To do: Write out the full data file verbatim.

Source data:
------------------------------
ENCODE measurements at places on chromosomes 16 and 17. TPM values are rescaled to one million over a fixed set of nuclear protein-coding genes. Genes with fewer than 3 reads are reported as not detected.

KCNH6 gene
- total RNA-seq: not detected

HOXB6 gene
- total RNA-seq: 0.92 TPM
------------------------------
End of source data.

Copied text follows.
ENCODE measurements at places on chromosomes 16 and 17. TPM values are rescaled to one million over a fixed set of nuclear protein-coding genes. Genes with fewer than 3 reads are reported as not detected.

KCNH6 gene
- total RNA-seq: not detected

HOXB6 gene
- total RNA-seq: 0.92 TPM